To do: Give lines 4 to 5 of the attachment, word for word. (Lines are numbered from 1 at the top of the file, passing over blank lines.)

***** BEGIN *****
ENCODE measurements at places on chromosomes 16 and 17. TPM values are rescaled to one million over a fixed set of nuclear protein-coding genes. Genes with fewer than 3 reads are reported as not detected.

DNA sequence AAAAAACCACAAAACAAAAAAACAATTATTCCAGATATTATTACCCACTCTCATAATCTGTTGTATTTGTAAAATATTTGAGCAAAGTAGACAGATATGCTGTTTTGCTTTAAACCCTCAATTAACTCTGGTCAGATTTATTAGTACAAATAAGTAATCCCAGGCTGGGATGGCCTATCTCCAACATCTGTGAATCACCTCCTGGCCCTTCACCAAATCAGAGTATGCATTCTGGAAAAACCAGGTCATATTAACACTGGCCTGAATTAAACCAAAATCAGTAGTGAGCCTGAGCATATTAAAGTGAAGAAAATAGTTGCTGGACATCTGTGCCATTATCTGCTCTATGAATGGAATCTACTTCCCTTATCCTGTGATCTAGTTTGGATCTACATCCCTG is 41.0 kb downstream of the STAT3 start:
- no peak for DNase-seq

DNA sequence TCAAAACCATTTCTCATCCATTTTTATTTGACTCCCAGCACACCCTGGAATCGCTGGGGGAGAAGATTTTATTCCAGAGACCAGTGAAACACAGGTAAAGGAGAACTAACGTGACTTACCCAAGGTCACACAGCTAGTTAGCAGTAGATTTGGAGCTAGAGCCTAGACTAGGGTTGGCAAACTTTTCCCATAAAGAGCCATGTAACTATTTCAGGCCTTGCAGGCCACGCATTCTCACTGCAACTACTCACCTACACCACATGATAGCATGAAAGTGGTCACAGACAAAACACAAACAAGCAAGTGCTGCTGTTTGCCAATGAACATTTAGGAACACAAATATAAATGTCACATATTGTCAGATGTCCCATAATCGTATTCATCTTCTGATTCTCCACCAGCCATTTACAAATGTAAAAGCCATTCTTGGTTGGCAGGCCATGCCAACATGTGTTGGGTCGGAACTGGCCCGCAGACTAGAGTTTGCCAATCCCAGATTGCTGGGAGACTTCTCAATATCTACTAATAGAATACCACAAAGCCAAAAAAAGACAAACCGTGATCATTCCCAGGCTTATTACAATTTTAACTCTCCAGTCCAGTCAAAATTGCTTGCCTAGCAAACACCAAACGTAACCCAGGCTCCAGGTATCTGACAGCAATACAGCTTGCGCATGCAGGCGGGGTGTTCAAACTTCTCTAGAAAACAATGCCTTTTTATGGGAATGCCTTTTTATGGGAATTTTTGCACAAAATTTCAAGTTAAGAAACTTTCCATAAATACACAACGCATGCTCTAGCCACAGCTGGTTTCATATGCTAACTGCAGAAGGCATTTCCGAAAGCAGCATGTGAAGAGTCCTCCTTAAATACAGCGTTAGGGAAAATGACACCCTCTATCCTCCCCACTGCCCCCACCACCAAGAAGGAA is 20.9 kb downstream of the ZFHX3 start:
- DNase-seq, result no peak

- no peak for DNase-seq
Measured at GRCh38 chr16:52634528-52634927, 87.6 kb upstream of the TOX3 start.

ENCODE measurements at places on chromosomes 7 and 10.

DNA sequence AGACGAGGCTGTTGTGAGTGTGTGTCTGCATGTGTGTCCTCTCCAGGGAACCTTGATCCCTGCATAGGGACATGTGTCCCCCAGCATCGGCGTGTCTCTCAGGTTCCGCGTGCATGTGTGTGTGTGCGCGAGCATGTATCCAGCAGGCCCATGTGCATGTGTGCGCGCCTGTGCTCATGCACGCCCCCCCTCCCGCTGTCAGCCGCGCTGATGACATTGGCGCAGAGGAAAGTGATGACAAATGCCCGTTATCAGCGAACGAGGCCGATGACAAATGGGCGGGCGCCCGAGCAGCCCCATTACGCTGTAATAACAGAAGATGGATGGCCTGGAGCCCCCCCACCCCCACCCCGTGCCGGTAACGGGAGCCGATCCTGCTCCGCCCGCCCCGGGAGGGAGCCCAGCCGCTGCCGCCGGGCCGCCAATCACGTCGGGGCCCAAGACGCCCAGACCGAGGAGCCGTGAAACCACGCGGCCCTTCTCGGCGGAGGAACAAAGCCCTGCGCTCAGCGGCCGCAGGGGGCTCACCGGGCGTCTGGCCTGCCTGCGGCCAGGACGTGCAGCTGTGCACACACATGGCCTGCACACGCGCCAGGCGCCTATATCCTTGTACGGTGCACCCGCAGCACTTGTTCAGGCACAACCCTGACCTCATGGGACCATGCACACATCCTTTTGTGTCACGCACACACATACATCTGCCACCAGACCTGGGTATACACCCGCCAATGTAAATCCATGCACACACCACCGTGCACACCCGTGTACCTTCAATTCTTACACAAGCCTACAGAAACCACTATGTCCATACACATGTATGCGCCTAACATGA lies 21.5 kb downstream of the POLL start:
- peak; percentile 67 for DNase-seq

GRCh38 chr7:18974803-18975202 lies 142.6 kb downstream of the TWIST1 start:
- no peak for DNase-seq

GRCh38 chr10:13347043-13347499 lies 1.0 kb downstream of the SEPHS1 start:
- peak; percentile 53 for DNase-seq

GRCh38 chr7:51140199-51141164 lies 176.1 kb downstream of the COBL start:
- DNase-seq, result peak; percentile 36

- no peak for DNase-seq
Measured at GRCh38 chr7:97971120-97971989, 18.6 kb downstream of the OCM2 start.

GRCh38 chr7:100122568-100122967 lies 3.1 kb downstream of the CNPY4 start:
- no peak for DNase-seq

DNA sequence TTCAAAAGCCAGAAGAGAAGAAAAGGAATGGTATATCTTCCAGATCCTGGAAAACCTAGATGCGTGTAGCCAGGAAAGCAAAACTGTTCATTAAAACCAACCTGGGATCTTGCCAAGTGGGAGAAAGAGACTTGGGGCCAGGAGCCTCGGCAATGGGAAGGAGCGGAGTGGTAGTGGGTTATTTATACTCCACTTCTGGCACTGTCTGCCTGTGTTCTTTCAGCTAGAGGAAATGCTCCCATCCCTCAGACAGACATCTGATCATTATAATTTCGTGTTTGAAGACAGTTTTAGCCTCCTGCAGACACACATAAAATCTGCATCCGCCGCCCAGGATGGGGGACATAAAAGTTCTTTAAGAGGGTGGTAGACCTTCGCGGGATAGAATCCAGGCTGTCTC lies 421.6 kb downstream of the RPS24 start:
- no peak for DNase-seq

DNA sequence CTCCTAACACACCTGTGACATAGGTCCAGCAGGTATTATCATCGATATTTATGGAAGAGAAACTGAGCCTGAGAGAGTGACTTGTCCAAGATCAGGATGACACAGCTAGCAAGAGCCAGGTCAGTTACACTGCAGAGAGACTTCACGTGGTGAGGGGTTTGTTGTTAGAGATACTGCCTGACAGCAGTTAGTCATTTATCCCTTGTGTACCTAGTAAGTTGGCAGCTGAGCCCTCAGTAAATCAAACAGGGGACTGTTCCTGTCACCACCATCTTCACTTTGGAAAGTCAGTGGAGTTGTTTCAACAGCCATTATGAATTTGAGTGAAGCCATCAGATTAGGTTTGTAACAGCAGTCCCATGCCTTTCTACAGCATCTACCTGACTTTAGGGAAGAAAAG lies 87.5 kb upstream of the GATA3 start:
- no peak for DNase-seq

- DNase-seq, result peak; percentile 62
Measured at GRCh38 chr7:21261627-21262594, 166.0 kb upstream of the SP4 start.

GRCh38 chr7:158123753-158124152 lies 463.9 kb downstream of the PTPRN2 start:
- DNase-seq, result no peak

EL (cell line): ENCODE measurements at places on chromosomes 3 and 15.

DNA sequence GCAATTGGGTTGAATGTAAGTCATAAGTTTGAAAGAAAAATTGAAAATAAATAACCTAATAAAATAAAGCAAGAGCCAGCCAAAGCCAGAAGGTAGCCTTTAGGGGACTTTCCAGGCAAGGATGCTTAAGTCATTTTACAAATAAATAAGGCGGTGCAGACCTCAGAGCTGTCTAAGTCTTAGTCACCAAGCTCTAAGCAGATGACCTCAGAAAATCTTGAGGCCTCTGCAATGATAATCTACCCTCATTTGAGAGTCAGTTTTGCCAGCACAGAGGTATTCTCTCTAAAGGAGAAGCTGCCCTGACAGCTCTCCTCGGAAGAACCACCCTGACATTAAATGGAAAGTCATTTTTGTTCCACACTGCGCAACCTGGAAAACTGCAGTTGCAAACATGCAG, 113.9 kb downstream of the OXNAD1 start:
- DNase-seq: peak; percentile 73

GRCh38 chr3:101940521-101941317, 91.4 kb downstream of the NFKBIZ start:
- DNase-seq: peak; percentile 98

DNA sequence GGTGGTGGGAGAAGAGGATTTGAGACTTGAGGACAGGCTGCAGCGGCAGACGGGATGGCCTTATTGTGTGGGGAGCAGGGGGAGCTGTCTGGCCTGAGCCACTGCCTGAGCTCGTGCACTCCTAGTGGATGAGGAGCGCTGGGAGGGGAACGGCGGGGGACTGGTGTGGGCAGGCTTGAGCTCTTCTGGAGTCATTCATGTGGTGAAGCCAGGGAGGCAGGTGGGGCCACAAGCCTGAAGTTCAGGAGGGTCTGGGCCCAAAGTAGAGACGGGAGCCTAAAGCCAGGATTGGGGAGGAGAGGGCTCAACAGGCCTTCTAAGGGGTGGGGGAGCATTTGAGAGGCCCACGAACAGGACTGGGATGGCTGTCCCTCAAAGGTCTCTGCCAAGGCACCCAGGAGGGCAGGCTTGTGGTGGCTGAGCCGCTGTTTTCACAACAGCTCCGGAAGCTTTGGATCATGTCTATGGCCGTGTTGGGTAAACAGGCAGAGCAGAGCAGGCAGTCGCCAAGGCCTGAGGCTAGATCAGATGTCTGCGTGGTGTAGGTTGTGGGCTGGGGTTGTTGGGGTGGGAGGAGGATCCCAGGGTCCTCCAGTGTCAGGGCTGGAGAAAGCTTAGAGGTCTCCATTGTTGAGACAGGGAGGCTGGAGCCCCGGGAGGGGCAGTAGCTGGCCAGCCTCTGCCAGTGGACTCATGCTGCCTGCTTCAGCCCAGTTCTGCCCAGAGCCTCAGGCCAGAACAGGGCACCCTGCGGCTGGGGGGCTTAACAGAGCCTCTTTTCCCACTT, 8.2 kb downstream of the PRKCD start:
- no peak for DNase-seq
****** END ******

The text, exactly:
DNA sequence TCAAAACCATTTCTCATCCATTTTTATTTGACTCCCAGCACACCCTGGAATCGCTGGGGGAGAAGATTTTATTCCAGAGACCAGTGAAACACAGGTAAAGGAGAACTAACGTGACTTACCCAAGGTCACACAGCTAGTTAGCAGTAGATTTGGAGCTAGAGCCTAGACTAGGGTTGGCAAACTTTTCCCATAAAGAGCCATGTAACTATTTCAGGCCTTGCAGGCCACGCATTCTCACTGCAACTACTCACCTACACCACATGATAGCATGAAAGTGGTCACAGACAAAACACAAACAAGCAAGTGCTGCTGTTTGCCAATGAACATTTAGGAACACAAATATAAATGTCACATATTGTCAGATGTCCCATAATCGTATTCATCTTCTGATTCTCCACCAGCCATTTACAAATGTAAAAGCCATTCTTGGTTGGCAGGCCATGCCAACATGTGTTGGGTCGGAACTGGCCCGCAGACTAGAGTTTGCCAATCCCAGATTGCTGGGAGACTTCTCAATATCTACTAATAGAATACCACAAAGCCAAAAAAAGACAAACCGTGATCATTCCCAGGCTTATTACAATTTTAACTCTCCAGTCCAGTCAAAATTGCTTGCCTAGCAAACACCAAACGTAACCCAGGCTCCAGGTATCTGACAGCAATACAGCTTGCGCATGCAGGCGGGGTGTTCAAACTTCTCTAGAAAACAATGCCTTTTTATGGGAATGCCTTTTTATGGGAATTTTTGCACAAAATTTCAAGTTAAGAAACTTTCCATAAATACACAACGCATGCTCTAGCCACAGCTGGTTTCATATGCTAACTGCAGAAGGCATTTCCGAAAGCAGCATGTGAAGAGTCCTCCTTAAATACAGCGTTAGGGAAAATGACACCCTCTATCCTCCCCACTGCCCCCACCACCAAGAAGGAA is 20.9 kb downstream of the ZFHX3 start:
- DNase-seq, result no peak